Supporting disadvantaged students in Wau, South Sudan
A bloody civil war has raged in South Sudan since 2013. This has also seen the destruction of a large part of the country's infrastructure, and there are virtually no educational opportunities for its young people. One exception is the Don Bosco vocational training centre in the city of Wau. The knodel foundation supports the centre, where annually more than 300 young people receive a vocational training and assistance in entering into working life.
Delegation of Sudan and South Sudan; Salesians of Don Bosco
South Sudan declared independence in 2011, but bloody civil war broke out again at the end of 2013. Ten thousand people have been killed in this conflict, and over one million have been displaced. The consequences of the war have been devastating: the country’s infrastructure has for the most part been destroyed, it has no functioning healthcare system and virtually no educational opportunities for its young people. Many children and young people cannot go to school, as they have been fleeing for years and have had to keep on moving through the country. As agricultural activity is not possible in the regions affected by the war, more than 8 million people are threatened by acute famine.
In the whole region around Wau, the Don Bosco Vocational Training Centre is the only place where an accredited training course can be completed. Working in manual or technical professions represents one of the few possibilities for young people in South Sudan to feed their families and to take charge of their own lives. The vocational training provided by the Salesians of Don Bosco in Wau consists of 70% practical classes and 30% theoretical knowledge. The theoretical teaching includes, along with the sharing of technical knowledge, English lessons and the development of entrepreneurial skills. The vocational training centre offers two-year-long courses in 6 professional fields (motor mechanics, printing, welding, bricklaying, carpentry, electrics), as well as one-year computer courses. Condensed evening courses lasting for 6 months in the same subject areas are also offered, if it is not possible for the young person to attend a full training cycle. So that they can successfully enter into working life after completing their training, the graduates from the Don Bosco Vocational Training Centre are supported with microcredit loans and working materials.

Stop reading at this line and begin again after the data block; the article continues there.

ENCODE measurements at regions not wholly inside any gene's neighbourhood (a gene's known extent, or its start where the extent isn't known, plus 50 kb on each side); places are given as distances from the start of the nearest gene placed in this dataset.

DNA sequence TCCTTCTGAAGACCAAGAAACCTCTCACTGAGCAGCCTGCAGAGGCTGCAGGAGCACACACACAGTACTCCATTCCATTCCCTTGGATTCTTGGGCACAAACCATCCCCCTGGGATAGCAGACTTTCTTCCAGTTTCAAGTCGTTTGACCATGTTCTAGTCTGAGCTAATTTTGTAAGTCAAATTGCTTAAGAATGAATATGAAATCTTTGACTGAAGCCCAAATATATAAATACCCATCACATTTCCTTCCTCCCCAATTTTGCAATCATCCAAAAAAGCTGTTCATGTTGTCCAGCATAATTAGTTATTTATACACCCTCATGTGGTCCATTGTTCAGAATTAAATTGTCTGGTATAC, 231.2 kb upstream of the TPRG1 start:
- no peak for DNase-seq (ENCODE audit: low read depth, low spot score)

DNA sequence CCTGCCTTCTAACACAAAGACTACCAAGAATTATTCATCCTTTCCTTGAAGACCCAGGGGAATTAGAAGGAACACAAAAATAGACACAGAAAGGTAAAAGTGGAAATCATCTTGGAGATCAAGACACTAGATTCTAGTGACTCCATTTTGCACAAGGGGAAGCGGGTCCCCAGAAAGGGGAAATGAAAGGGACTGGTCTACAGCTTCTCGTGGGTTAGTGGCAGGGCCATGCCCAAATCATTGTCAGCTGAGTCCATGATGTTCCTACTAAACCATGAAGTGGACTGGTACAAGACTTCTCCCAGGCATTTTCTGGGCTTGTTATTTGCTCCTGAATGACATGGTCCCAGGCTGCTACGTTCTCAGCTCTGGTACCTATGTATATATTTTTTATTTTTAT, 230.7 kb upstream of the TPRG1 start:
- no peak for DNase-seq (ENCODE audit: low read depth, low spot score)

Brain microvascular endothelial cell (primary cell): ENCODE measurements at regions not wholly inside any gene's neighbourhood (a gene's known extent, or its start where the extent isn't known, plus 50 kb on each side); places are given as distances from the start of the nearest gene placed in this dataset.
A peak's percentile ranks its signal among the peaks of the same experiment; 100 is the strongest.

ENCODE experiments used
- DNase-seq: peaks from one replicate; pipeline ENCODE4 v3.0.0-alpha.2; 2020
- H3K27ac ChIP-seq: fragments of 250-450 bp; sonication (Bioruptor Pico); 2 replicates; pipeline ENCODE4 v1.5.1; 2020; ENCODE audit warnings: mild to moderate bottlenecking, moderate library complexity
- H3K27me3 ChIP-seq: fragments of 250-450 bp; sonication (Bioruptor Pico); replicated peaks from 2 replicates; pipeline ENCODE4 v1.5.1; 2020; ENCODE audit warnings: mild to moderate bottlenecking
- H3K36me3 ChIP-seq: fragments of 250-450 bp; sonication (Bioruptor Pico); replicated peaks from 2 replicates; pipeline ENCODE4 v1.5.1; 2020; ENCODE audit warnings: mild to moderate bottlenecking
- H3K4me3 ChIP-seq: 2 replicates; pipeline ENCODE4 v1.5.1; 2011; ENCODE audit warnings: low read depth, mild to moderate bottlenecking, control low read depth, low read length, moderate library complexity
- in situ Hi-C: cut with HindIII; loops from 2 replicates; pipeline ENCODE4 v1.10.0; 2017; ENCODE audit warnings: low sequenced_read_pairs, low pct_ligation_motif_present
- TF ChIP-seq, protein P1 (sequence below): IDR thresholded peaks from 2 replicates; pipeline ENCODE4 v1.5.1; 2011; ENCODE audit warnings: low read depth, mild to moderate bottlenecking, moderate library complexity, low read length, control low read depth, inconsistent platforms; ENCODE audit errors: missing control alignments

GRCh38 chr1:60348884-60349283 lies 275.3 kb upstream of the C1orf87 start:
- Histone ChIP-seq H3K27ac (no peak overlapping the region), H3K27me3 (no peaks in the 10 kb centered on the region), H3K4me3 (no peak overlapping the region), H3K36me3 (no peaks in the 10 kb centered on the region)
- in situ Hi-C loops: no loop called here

According to the South Sudanese constitution, girls have no right to education. The Salesians of Don Bosco, who run the vocational training centre, are working against this discrimination: about 30 percent of their students are young women. As they are not generally supported by their families, the Salesians pay their full fees and the costs of their training materials. In the Women’s Club the girls are also offered additional courses in health and hygiene.
Another challenge arises from the fact that most young people have only had a minimal level of school education – due to the conflicts, schools have often been closed for long periods and the pupils have been displaced or caught up in the fighting. The courses offered in Wau are adapted to accommodate this need and the Salesians of Don Bosco make great efforts to provide additional tutoring.
Furthermore, the centre organises sports competitions, excursions, theatrical, musical and cultural events. These activities are intended to help the students work through the trauma caused by the war. They also function as an active prevention – as there is still the danger that young people will take up weapons to gain questionable glory in war, rather than completing their training so that they can feed themselves and their families in the future.
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